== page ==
PHILADELPHIA (WPVI) -- Over one and a half million Americans suffer from inflammatory bowel disease and several studies show that it's striking younger generations, drastically interfering in their daily lives.
Action News spoke with one college student who said a surgery at Temple Health saved his life.
Twenty-one-year-old Shane Albertson said his Crohn's disease was absolutely debilitating.
"I wasn't able to finish my meals. I was having severe low abdominal pain that would have me on the floor hunched over because it was so bad," Albertson said.
Inflammatory bowel disease is a series of conditions that includes Crohn's disease and ulcerative colitis, normally treated with medication.
"We think it's an over-activation of the immune system," said Dr. Adam Ehrlich, a gastroenterologist at Temple Health. "By suppressing the immune system, we can sort of reduce that inflammation and get symptoms under control."
But that traditional route failed Albertson.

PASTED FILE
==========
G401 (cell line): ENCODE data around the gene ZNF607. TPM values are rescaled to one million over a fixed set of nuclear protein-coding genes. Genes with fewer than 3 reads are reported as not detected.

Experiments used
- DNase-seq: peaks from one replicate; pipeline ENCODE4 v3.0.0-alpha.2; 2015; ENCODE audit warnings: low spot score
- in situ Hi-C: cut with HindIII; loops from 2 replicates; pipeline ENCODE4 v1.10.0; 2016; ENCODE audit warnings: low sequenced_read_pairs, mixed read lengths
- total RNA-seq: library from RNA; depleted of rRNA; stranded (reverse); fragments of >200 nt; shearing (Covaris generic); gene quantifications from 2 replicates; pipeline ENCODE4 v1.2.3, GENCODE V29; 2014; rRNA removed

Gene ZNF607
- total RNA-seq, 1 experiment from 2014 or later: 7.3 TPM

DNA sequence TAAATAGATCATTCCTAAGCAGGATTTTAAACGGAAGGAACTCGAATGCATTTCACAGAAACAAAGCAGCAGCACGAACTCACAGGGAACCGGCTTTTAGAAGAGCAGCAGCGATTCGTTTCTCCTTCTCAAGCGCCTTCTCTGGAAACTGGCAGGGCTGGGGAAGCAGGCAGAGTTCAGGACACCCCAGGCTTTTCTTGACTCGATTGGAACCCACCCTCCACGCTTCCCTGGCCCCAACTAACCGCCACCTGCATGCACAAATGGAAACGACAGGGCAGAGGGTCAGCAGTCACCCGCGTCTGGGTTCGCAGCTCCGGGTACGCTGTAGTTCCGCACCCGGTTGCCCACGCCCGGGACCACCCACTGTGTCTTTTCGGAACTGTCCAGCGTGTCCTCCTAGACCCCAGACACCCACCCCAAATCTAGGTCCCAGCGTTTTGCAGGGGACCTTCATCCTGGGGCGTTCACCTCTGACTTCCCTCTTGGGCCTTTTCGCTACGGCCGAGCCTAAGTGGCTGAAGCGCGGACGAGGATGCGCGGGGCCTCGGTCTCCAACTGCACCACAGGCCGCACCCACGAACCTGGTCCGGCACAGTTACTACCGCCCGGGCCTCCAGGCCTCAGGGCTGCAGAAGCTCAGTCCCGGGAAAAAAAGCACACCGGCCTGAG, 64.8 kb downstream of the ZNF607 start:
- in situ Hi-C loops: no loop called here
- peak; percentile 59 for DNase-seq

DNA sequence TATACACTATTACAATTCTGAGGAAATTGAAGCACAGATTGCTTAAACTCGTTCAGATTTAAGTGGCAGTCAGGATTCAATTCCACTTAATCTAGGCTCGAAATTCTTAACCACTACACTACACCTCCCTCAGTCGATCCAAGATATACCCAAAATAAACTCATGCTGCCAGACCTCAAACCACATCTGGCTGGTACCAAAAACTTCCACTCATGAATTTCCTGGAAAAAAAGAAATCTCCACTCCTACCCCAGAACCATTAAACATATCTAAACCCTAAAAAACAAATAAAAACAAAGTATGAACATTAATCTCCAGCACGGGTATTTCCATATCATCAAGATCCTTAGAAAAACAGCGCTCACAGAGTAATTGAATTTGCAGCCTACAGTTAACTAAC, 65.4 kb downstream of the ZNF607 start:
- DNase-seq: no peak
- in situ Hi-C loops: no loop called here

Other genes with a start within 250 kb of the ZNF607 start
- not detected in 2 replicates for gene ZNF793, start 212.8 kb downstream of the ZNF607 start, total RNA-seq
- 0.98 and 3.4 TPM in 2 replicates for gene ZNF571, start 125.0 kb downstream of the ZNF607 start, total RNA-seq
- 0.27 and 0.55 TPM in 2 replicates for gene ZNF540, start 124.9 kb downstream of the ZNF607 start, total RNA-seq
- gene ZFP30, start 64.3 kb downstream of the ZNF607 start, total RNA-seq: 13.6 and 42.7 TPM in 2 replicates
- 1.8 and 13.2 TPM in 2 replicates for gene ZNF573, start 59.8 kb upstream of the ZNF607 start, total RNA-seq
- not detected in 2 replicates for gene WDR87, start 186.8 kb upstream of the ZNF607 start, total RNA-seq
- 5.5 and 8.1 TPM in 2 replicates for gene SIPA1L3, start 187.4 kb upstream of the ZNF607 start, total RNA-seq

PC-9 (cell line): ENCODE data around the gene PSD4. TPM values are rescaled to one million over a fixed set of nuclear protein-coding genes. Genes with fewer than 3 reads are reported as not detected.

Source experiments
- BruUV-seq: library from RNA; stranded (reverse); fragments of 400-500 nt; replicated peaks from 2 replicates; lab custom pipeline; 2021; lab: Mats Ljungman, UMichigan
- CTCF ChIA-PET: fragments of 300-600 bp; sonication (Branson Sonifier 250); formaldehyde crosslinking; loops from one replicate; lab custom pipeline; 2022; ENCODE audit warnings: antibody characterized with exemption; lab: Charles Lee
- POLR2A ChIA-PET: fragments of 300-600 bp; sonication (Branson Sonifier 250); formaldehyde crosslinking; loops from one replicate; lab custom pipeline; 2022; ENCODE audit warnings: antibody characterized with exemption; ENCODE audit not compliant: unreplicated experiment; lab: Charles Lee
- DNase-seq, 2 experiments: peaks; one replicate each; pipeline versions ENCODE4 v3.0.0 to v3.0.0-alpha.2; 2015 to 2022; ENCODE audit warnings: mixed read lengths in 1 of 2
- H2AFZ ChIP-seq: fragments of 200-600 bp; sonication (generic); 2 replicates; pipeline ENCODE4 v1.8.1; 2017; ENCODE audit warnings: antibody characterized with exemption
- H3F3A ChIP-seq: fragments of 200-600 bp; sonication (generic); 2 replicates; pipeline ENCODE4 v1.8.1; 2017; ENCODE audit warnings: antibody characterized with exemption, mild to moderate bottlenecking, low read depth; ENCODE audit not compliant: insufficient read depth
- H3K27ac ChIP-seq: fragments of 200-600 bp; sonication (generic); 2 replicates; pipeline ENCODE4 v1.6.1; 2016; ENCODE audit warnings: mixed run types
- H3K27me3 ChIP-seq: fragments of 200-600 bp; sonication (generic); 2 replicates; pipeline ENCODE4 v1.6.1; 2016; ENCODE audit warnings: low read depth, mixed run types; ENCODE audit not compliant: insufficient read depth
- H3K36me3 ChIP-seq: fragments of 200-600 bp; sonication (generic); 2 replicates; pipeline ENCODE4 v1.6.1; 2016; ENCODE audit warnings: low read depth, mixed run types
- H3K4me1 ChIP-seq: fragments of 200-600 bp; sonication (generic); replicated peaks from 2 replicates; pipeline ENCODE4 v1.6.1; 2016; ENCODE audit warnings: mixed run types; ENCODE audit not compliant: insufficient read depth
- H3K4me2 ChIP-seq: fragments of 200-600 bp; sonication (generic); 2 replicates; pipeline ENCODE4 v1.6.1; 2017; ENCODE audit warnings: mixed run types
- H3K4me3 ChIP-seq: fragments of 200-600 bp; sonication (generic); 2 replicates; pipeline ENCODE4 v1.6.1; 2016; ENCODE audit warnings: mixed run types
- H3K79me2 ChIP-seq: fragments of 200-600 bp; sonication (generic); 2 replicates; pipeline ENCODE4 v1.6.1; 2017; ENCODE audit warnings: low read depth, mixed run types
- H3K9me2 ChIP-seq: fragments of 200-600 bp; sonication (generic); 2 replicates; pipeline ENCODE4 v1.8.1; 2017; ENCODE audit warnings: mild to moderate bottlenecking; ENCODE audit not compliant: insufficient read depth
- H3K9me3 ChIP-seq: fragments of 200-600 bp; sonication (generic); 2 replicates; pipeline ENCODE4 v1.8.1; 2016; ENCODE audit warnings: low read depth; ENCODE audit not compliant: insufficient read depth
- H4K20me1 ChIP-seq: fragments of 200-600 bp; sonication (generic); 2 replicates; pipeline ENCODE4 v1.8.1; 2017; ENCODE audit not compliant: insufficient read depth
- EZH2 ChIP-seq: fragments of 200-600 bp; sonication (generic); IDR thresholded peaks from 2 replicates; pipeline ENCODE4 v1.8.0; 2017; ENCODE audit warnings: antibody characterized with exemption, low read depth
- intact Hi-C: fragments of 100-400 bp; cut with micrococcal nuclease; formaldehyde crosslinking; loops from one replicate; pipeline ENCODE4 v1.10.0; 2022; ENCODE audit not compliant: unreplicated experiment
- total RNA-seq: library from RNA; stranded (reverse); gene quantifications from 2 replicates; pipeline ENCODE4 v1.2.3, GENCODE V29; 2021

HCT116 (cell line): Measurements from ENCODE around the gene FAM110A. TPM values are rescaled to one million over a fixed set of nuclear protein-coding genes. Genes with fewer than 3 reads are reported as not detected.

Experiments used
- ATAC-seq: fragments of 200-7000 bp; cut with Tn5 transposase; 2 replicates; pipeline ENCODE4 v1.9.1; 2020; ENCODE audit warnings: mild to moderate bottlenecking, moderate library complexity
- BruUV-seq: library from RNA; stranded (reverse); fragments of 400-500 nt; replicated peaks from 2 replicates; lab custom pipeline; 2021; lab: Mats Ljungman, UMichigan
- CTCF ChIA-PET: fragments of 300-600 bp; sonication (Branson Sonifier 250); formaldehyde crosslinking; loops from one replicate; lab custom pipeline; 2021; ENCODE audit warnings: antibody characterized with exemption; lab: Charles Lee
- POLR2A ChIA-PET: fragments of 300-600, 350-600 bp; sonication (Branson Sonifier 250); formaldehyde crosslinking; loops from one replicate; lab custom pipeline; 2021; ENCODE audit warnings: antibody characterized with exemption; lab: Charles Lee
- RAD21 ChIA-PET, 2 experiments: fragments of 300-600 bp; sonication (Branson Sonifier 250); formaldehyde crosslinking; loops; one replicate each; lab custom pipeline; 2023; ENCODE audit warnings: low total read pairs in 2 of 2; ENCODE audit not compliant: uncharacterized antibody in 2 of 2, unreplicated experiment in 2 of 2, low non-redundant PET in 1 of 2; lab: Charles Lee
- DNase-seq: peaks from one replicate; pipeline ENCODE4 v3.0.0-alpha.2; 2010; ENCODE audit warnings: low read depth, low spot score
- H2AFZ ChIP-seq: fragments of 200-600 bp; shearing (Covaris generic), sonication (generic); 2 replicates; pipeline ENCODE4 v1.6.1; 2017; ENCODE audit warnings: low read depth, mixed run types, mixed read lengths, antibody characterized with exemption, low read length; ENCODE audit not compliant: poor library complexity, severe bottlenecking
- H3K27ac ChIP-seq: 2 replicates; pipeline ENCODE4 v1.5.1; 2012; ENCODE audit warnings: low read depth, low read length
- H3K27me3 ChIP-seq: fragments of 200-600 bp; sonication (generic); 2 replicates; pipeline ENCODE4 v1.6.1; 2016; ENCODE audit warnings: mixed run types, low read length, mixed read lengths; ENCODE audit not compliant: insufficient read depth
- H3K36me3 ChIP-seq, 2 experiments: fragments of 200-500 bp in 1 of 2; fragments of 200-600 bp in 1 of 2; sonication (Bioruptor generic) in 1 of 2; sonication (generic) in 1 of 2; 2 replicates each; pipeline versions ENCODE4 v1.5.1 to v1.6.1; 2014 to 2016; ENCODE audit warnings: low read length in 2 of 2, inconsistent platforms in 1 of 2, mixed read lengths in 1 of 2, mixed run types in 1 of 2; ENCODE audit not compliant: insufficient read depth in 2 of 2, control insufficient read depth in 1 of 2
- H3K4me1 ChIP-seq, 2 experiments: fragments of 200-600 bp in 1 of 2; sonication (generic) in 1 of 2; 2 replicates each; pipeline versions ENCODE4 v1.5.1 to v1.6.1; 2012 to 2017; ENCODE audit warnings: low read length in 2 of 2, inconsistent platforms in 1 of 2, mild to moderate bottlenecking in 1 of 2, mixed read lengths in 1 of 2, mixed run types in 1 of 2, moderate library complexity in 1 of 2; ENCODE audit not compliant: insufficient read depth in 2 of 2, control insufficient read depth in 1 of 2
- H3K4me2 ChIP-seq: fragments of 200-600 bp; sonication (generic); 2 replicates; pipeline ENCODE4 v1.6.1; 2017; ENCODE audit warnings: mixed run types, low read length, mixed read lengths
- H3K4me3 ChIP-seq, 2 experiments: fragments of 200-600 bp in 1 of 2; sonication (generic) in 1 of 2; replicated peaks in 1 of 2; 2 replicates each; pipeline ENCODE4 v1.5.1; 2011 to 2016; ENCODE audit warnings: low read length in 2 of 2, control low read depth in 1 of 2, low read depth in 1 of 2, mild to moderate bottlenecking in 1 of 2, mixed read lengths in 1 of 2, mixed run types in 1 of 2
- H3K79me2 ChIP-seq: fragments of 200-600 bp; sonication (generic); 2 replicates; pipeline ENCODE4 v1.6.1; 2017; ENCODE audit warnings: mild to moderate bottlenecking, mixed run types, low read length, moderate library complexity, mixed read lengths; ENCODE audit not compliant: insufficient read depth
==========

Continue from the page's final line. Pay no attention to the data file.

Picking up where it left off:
"I tried different medicine, but nothing was really working long term," said Albertson.
That's when he saw Dr. Howard Ross at Temple Health.
Dr. Ross said Albertson was at a critical point when he saw him.
"He would have died without surgery; he needed surgery," Dr. Ross said.
Dr. Ross said Albertson's problem wasn't just Crohn's disease. He also had an infection and intestines that weren't developed correctly.
After two surgeries in 2017, Albertson is leading a normal life.
The college student said finding Dr. Ross was life-changing.
"If you see there's no light at the end of the tunnel, that's what Shane to me is about. I mean, he is the light at the end of the tunnel. He's going to do great, have a great life. I mean it's really super exciting," Dr. Ross said.
Dr. Adam Ehrlich said Albertson's case is extreme. The lesson is to be completely open and honest with your primary care physician.
"You have new symptoms that are unusual, you're not sure what's going on - talk to your primary care. That might include diarrhea that you didn't have before, pain, bleeding, weight loss that's unexplained. All of those things are reasons that you should talk to your doctor," said Dr. Ehrlich.
Surgery at Temple Health saves young patient with inflammatory bowel disease